When developmental concerns are flagged, a thorough assessment of the child’s development is essential. This may involve assessment by allied health or non-GP specialists. If developmental delays are confirmed, outcomes for children have been shown to be improved by early intervention using evidence-based programs, which are funded by the National Disability Insurance Scheme (NDIS) early childhood approach. Children who do not fully meet the definition of developmental delay but still have developmental concerns will also be supported through this program.

Pragmatic approaches in the GP context can include making the family’s journey to the doctor as easy as possible. Be aware of the stress that attending appointments can cause young people with autism and consider flexible approaches to consultations and offer support for families or carers. In recent years there has been a drift away from using the terms ‘high functioning’ and ‘low functioning’ because often the degree of functional impairment may not be determined by the level of autism, but more by co-diagnoses that often accompany an autism diagnosis.13 Common co-occurring conditions include intellectual disability,7 specific learning disorders,7 speech and language disorders, epilepsy and seizure disorders,14 attention deficit hyperactivity disorder (ADHD),14 anxiety15 and depression (more common in older children and adolescents).15,16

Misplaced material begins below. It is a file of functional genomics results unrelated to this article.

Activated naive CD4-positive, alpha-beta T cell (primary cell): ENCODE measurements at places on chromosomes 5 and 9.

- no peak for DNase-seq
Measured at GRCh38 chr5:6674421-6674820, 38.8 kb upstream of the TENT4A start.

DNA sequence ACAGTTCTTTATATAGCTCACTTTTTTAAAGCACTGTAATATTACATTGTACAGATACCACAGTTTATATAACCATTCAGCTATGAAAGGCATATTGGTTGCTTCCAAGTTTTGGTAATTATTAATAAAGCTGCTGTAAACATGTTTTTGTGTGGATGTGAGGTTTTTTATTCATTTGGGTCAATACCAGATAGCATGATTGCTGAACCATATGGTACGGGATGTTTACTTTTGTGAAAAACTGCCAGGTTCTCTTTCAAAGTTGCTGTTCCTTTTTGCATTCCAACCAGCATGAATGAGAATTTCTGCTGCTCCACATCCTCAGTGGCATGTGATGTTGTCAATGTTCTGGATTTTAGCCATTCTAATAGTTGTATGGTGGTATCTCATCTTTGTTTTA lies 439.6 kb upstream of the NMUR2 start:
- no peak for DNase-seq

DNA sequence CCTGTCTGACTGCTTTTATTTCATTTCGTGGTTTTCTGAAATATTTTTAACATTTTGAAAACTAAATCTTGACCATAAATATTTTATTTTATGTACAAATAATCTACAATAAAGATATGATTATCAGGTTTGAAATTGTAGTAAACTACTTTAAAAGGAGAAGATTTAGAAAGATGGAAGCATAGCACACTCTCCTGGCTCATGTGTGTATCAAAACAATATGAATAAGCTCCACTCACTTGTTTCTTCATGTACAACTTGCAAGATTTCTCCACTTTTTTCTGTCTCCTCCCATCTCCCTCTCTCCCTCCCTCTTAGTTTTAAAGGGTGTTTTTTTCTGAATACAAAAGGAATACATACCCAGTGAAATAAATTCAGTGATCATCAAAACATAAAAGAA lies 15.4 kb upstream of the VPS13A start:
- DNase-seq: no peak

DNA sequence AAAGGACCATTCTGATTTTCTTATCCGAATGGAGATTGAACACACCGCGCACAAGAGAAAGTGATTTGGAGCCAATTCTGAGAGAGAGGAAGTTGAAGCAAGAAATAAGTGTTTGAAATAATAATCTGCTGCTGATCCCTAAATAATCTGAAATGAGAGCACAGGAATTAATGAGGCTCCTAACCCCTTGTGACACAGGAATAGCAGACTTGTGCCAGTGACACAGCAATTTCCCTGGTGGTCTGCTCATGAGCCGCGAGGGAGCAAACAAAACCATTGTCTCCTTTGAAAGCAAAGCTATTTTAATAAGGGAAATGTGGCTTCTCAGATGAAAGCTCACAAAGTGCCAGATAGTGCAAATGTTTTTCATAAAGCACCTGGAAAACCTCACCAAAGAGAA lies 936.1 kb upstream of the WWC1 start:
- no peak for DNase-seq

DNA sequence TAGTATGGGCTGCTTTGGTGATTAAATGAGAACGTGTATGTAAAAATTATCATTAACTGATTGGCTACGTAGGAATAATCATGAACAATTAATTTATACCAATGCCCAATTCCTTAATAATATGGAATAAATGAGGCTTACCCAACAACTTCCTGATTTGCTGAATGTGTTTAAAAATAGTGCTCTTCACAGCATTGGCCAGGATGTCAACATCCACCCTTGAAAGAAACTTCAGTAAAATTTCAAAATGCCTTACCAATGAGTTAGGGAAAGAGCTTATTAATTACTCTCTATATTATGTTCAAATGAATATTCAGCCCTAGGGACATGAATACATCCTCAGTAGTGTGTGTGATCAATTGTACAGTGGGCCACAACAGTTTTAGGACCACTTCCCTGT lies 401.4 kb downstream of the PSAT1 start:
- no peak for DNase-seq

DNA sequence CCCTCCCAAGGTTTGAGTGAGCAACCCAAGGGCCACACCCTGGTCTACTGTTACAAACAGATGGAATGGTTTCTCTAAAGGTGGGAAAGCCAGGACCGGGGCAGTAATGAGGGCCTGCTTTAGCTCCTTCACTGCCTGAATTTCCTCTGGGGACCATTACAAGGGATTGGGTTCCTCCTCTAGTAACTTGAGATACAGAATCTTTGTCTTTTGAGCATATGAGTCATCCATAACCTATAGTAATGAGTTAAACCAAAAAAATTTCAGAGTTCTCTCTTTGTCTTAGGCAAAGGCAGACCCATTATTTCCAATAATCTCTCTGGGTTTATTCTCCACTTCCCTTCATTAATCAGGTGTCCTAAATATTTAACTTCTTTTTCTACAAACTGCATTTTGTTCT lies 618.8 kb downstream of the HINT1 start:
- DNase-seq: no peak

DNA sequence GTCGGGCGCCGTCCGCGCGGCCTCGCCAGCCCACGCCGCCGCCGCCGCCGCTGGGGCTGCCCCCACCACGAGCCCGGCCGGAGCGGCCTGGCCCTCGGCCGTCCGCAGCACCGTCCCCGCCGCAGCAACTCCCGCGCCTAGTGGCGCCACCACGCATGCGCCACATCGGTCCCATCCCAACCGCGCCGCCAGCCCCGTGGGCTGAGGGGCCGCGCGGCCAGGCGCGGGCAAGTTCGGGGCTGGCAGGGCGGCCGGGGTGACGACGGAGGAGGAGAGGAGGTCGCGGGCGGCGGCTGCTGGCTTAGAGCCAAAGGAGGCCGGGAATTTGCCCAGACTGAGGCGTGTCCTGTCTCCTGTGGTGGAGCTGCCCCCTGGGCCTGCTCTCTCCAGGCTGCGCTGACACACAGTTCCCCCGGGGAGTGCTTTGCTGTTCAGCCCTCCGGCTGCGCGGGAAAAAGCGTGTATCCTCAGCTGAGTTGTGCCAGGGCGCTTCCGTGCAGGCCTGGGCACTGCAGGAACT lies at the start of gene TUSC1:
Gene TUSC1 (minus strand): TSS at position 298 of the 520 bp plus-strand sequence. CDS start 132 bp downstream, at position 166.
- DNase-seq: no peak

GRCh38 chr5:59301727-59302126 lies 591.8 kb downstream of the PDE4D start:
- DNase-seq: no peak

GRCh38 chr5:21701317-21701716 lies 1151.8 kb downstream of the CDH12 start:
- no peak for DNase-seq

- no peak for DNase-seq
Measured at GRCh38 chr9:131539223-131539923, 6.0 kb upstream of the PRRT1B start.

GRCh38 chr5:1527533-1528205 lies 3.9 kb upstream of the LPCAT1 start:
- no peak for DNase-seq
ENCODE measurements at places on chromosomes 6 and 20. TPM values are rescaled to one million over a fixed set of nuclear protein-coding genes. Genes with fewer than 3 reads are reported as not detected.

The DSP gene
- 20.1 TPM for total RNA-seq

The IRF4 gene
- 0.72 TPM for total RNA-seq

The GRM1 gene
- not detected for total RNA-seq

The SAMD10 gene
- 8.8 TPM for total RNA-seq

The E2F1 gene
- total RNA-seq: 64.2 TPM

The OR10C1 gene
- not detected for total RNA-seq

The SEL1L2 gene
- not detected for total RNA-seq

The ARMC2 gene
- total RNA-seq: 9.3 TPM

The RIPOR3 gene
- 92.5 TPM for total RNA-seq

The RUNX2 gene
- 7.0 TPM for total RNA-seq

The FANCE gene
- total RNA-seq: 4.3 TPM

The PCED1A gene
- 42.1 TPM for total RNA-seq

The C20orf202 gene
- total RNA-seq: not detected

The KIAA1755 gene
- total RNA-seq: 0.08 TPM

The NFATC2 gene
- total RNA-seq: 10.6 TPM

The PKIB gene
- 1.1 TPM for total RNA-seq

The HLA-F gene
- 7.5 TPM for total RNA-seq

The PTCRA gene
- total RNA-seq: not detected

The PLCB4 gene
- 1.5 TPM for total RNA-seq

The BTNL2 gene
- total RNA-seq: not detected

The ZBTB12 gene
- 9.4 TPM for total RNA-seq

Box 1. Factors indicating children at risk of developmental delay6,12
  • Prematurity
  • Low birthweight
  • Birth complications
  • Poor maternal health during pregnancy
  • Prenatal exposure to alcohol or drugs
  • Infections
  • Genetic characteristics
  • Trauma
  • Maltreatment
  • Exposure to toxins
  • Lead poisoning
  • Low socioeconomic status